Through stories from real-life couples, Money in Love aims to start conversations about how money works in relationships.
Whether it’s negotiating each other’s spending habits or sharing costs from loft conversions to loo roll, the financial side of romance can be fraught with challenges.
In fact, according to Money Advice Service, the average couple has 39 arguments about money a year! One in seven married people have a secret stash of cash, and almost a quarter said their other half would be surprised if they knew the real state of their money.
Meet Russell & Richard
Everyone brings baggage to a relationship. But what if it consists of thousands of pounds of debt? When Manchester-based couple Russell and Richard first met, Russell owed a total of £16,000 on credit cards after gambling at uni.
Three years of careful budgeting later, the couple are finally about to pay off the £21,000 of debt they had between them. They tell us how they’ve done it, why they see themselves as a team and how they plan to celebrate being debt free.
How did you end up in debt Russell?
Russell: Before I went to uni I worked for Ladbrokes, the high street bookies. I got into horse racing, slot machines, roulette and things like that. It’s an easy way to lose money very quickly. I carried on gambling while at uni and ended up with around £16,000 worth of debt. It’s still a bit of a vice now, but not to the same degree.
It’s stunted both of our long term savings because both our salaries go into the same pot and we’ve been paying the debt off together. Rich had a little bit of debt, but mine was a lot larger.
Richard: Mine was about £5,000.
Russell: We’re now about two months away from being debt free. I think it’s a big achievement.
How have you been paying off your debts?
Russell: The budget we came up with has been pivotal. We’ve used this plan every single month for around three years. And it’s kept us in check because we’ve known exactly what’s going out. Every month we pay off around £1,460 of debt. The budget is as follows:
£4,871 Household income, after tax
£354 Bills, utilities, phones, Spotify etc.
£900 Russell’s spending money
£900 Richard’s spending money
£50 Emergency savings
£1,466 Paying off debt
How did you decide to pay off your debts together?
Richard: We’ve been engaged for three years. When we made that commitment to each other, we needed to move forward as a couple.
It’d be silly if say, I wanted to go for dinner one night and Russell couldn’t come because he was paying off his credit card. The debt affects both our lives, so we’ve decided that we’re in this together. We’re a team, and one can’t move forward without the other. So, even though we officially paid off my debt a year ago, we still see it as joint income and joint debt.
How did you get engaged?
Richard: We went on holiday to Venice and were both planning to propose but didn’t know the other one was going to!
When I told my mum I was going to propose she sounded disappointed, because Russell had already spoken to her. She told me to do it on the second night, because unbeknown to me she’d told Russell to do it on the second night as well.
When the night came it was raining. In the end I proposed first, because Russell had decided to wait for better weather! But a couple of minutes later he said, “I’ve got something to ask you as well.”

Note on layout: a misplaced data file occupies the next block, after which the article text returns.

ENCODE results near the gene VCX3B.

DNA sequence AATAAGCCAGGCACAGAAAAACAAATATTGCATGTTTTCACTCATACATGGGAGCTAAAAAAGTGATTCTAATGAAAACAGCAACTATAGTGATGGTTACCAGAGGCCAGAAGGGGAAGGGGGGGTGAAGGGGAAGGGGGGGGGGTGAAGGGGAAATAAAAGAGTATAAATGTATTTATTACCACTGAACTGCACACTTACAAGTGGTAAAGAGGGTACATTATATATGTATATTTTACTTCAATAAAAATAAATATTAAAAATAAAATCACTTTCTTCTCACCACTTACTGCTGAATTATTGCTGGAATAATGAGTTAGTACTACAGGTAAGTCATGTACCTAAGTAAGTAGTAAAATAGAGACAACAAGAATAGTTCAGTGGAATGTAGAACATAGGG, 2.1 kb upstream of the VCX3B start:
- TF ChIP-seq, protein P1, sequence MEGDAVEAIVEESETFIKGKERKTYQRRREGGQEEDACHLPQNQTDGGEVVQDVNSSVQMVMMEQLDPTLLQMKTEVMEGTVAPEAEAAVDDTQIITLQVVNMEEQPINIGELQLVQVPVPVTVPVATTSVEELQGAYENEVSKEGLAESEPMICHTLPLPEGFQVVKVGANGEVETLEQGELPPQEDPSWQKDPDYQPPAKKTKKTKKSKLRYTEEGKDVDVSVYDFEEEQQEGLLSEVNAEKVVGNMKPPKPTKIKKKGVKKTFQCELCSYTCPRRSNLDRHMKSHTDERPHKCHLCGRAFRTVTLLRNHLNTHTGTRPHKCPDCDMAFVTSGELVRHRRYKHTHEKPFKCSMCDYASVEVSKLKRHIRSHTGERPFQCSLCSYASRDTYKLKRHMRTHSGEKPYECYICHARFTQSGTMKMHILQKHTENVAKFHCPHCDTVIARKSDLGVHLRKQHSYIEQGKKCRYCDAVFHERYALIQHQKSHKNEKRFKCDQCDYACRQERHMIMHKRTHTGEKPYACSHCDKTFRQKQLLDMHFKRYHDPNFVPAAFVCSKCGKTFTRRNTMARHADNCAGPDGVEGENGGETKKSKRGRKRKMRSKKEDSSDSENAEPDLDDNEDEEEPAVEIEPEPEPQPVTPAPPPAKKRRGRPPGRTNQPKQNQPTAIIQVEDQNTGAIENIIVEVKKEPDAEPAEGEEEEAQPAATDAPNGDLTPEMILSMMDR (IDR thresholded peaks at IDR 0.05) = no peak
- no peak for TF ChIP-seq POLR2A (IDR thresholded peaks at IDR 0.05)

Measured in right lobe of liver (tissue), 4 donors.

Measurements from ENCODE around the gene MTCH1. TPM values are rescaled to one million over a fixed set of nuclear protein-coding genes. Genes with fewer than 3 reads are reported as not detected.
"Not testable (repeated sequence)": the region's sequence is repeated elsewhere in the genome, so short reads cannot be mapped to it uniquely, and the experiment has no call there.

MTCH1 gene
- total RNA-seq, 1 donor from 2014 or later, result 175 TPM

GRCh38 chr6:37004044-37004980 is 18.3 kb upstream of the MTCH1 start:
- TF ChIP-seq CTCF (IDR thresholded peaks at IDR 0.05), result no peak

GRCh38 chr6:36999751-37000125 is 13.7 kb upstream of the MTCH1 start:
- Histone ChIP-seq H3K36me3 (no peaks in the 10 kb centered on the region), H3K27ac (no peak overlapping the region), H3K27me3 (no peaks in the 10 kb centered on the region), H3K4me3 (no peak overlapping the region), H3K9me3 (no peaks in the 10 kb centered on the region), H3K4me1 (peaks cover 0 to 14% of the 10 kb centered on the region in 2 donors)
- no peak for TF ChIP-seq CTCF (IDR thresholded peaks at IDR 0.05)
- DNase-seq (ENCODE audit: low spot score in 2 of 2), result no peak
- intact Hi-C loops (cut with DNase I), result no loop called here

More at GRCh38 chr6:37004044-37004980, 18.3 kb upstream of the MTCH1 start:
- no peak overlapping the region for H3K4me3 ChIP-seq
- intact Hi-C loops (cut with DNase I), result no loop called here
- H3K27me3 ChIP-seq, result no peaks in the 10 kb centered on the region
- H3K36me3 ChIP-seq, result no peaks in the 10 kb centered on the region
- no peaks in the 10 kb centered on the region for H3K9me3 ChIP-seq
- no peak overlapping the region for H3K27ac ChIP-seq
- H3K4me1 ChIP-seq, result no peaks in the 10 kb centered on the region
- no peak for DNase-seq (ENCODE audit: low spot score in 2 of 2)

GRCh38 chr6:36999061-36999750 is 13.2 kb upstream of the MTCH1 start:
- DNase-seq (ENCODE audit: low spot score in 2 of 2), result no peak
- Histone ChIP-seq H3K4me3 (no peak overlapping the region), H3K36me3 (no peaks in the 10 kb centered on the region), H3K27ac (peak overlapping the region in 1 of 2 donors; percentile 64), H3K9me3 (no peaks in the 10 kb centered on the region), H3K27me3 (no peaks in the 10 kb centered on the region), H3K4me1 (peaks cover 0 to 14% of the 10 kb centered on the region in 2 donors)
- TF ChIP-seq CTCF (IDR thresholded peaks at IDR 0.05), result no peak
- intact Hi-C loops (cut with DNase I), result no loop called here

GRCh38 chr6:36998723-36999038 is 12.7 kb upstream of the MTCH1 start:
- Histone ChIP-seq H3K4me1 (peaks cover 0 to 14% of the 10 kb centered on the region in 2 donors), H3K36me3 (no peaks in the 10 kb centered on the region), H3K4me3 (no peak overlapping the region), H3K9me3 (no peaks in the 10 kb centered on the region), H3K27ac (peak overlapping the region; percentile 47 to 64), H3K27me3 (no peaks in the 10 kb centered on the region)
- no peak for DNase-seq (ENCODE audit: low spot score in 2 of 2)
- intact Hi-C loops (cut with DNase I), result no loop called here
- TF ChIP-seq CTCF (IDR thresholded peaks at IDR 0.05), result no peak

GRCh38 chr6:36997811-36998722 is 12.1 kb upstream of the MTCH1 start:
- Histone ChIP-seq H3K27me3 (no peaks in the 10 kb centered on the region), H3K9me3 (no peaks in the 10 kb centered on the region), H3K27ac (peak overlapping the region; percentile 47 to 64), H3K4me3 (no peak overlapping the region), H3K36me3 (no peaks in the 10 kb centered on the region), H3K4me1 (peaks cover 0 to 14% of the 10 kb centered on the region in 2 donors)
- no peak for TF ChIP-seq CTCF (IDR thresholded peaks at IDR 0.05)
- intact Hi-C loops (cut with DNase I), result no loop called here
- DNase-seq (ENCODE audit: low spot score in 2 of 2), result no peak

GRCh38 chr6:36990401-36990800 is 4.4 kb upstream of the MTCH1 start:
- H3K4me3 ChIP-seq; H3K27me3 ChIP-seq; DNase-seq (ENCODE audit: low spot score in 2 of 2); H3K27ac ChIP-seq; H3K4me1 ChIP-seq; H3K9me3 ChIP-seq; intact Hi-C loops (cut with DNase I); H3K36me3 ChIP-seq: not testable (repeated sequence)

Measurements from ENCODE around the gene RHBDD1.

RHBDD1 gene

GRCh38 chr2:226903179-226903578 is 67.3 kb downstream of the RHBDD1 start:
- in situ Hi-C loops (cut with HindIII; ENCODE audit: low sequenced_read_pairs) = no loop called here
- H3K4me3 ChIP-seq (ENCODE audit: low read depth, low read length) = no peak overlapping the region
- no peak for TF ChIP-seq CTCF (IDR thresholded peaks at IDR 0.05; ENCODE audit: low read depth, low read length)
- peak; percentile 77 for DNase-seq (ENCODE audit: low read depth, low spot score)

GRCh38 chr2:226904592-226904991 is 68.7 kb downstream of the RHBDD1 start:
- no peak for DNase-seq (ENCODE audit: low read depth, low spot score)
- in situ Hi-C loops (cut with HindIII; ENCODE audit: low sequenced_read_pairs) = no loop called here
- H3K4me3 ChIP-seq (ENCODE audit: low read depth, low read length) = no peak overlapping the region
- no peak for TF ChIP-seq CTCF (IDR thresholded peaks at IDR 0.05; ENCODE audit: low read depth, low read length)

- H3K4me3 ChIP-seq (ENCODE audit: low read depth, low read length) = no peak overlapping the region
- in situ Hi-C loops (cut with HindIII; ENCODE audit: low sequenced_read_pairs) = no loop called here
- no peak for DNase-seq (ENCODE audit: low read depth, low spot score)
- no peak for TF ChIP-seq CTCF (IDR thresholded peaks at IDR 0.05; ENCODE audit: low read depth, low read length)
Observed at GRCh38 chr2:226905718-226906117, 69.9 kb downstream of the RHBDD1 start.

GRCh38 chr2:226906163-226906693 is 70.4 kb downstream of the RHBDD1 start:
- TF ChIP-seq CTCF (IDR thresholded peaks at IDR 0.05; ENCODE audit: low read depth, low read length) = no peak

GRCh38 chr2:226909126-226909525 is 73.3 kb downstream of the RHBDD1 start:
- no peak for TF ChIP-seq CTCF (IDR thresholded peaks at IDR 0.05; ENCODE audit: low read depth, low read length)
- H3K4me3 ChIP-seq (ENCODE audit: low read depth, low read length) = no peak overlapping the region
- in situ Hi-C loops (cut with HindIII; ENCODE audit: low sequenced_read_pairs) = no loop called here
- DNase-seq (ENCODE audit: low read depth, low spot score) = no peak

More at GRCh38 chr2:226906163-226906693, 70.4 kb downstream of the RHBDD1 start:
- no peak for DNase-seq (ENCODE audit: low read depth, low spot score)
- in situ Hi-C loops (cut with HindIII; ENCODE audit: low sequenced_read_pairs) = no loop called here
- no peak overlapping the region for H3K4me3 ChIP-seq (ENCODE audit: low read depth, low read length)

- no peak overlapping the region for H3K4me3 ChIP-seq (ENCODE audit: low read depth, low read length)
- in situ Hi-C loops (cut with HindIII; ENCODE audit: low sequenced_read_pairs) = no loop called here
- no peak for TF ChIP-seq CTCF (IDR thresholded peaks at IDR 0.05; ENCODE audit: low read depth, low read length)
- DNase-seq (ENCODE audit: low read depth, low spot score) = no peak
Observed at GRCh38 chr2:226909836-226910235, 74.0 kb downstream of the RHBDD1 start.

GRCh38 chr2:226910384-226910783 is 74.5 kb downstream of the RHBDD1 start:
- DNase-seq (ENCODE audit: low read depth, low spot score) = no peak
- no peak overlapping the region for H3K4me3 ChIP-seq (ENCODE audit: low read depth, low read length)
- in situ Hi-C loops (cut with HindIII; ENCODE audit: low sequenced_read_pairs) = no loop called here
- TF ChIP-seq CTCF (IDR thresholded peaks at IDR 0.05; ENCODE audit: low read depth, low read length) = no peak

Russell: I was incredibly shocked, because Richard had always said he wanted to be proposed to.
It was funny, I had no idea! The rings we got each other are slightly different but we both think they are perfect.
Richard: Mine wouldn’t suit you and yours wouldn’t suit me.
Have you made any plans for the wedding yet?
Richard: We’ve got our sensible hats on.
Russell: We’ve got clear, long-term financial goals. The first big milestone is clearing these credit cards, the next is to save up for a deposit on a house. And then we’re going to save money for a wedding. Both the deposit and the wedding are very expensive. And at first we disagreed on which was more important.
Richard: I wanted to do the wedding first because my background’s in events. After managing so many weddings, I had such a clear idea of what I wanted mine to be. I was like, “What do you mean, we’re waiting 10 years?!” But as we’ve gotten older and spoken more about it, I can see the house is more important.
Russell: A lot of people are moving to Manchester from all around the country, especially from London. I think house prices are just going to go up, so it’s important to get on that ladder as soon as we can.
How are you going to celebrate once you’ve cleared off your debts?
Russell: We’ll probably take the almost £1,500 a month that we’re currently setting aside for debt and go holiday. We fancy a trip to Greece to celebrate paying everything off.
Richard: We’re going to upgrade from the flat we’re currently renting as well. The place we want is an extra £300 a month, but we’ll still have £700-800 a month to put towards the deposit.
Russell: We’d also like to increase the allowance that we give each other for spending. It’ll be nice to go out a bit more. We both earn good salaries, but we’ve never spent it on ourselves because of this debt. Life is going to feel completely different and so much better once it’s been paid off.
Want to share your story? Email us at email@example.com with a bit about yourselves and your relationship with money. If we interview you, we'll give you £25 each to put towards a date night. And if you’d rather stay anonymous, we can change your names ❤️
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